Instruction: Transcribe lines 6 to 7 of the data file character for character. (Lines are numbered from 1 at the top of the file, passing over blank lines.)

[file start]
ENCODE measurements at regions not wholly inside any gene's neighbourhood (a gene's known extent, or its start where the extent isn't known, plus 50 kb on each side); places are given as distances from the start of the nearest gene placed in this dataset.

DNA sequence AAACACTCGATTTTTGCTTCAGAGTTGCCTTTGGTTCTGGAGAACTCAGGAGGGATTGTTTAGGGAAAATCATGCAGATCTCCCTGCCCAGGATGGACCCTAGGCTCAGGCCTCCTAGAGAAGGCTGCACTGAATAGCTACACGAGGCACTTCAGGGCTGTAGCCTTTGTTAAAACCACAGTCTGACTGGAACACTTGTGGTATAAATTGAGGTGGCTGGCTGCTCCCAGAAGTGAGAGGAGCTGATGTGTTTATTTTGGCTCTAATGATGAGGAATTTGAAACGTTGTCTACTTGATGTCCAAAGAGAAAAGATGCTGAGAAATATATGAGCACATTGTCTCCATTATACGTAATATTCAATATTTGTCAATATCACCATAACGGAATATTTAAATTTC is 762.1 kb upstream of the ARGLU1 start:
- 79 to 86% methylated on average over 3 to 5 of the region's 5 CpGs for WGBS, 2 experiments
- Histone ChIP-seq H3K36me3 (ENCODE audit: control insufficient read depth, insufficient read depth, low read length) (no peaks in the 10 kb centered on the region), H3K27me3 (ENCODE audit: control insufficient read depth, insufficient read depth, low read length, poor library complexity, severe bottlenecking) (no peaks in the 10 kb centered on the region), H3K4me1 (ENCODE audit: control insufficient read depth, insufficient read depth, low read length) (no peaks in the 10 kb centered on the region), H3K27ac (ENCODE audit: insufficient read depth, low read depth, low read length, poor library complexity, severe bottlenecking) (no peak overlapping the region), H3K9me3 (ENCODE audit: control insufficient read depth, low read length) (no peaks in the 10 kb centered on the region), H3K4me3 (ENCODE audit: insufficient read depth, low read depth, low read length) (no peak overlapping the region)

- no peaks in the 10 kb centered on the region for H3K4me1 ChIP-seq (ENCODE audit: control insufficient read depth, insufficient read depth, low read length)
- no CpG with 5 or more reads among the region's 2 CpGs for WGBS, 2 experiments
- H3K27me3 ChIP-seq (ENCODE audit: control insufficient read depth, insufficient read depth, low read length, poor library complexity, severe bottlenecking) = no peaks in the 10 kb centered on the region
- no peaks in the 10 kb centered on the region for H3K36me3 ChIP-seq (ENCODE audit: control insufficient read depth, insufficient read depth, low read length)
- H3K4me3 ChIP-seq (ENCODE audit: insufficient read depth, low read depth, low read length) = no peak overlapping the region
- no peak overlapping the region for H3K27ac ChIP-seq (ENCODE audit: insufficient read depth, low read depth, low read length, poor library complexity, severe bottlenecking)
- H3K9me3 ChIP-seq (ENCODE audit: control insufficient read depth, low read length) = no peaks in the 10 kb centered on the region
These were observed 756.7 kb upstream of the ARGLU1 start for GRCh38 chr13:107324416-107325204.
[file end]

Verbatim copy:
- no CpG with 5 or more reads among the region's 2 CpGs for WGBS, 2 experiments
- H3K27me3 ChIP-seq (ENCODE audit: control insufficient read depth, insufficient read depth, low read length, poor library complexity, severe bottlenecking) = no peaks in the 10 kb centered on the region